- To qualify for the additional payments, entities must continue to be active.
- The minimum payment or credit will be applied to the business’ first lodgment.
Confused? If you need clarification of this cash flow boost or require any assistance, do not hesitate to contact us. There is also Government support available for small businesses (employing fewer than 20 full-time staff) to help retain apprentices or trainees.
Working From Home
Many employees across the country are now working from home as the coronavirus pandemic rages; but there could be serious implications at tax time. Spending the day working at home instead of the office will leave many out of pocket as they use their own power, mobile phones, internet and rack up other work-related expenses. The good news is that such expenses can be tax deductible; but note the following warning from the ATO:
“In order to claim home office expenses, you will need to have paid for those costs, not be reimbursed by your employer and have records to support those claims including an apportionment between private & work use where applicable (unless claiming under the cents per hour method). As an employee, generally you cannot claim a deduction for occupancy expenses such as rent, mortgage interest, property insurance and rates. The exception is if your home office is your place of business, meaning that you work solely from your home office. This includes instances where an employer does not provide an employee with another location from which to work. An employee’s home office will not be considered a place of business if he/she is only working there temporarily (say as a result of the virus).”
On 30 March 2020, the Australian Government announced a rescue package to hopefully prevent further workers from being stood down by businesses suffering because of the coronavirus. Small businesses with a turnover of less than $1 billion and with their turnover reduced by more than 30% will be eligible to register with the ATO. Under the program, those full-time, part-time & long-term casuals (>12 months) who were stood down or rehired because of coronavirus and who were employed by that business at 1 March 2020 will be paid $1,500 per fortnight before tax via their employers.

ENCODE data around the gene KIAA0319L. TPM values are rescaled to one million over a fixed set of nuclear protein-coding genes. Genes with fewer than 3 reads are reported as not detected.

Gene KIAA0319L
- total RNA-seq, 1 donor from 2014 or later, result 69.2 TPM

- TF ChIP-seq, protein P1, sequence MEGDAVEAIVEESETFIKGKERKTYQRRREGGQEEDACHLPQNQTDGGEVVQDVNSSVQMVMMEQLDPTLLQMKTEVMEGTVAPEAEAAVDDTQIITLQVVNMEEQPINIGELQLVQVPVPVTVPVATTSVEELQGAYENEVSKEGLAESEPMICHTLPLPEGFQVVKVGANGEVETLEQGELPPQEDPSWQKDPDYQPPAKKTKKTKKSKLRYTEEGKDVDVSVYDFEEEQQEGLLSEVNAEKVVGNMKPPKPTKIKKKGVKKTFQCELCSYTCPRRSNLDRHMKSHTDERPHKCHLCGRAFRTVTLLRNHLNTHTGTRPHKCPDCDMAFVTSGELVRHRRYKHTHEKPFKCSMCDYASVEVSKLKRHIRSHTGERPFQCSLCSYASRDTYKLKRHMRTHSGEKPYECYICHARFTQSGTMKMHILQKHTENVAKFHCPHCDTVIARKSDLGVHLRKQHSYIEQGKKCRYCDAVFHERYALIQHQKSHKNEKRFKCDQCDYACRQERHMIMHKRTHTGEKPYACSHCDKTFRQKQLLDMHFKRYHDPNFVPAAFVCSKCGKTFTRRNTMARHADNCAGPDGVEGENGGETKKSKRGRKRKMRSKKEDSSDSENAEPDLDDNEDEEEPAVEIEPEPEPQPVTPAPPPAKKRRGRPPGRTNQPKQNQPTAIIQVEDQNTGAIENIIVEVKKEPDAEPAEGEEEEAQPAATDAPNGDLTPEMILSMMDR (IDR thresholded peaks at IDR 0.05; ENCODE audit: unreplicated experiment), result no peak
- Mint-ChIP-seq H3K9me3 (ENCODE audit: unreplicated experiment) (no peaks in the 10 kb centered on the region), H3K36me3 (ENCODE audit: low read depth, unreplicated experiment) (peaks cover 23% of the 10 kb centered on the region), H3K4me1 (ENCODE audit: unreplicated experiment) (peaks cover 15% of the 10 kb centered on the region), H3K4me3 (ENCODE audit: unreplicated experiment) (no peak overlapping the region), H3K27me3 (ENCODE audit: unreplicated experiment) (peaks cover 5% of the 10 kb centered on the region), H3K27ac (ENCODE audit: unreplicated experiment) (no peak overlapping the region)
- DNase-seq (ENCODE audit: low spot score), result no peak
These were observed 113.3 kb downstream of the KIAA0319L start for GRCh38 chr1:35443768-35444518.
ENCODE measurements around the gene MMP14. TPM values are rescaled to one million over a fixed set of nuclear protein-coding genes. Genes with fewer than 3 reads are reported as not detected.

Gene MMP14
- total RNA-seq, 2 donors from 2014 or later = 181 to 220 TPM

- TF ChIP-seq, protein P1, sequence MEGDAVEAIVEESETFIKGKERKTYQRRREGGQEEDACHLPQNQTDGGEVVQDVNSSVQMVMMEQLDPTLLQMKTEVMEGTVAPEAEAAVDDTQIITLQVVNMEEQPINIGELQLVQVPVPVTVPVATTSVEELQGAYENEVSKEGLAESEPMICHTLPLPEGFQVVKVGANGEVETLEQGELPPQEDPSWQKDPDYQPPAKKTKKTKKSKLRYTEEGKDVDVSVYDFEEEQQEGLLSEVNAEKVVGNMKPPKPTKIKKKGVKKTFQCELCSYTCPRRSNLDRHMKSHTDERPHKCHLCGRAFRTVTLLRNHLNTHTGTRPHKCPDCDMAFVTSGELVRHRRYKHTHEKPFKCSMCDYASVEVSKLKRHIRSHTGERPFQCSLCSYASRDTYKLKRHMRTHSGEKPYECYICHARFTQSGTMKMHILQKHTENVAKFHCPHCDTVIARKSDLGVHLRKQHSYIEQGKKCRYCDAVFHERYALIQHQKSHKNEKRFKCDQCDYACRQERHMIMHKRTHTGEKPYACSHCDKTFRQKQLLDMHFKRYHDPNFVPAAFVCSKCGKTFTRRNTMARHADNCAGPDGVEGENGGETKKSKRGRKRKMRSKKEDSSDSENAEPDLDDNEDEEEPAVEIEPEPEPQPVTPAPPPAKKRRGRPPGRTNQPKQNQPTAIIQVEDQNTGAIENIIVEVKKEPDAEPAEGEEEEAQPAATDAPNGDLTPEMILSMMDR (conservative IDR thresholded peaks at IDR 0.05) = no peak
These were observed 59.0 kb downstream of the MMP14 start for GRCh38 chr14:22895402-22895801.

Payments will flow by May but backdated to March. It will also be open to those still working but at risk of losing their jobs and means that businesses can top up payments by paying staff more than the $1,500 per fortnight. As stated, eligible businesses will have to register with the ATO and be prepared to supply supporting information demonstrating a decrease in turnover of more than 30%. Sole traders and businesses without employees who were similarly affected can also register their interest in applying for JobKeeper payments. Monthly updates will be required by the ATO.
This JobKeeper Program, administered by the Tax Office, is not to be confused with the JobSeeker Program, administered by Centrelink.
Our Office & The Virus
During this coronavirus pandemic, our office will operate as normal (health permitting) but we encourage contact by phone or email rather than face-to-face interaction, unless the latter is considered essential. Also, a reminder that our normal office hours are 9am to 5pm Monday – Friday. When out of the office, we attempt to remain contactible via mobile phone. We wish all our clients good health – Stay active and keep washing those hands!
Your Personal Tax Specialists team
Personal Tax Specialists Pty Ltd
YOUR TIME AND TREE FRIENDLY TAX ACCOUNTANTS
Comments herein are general in nature and are not intended to be specific advice.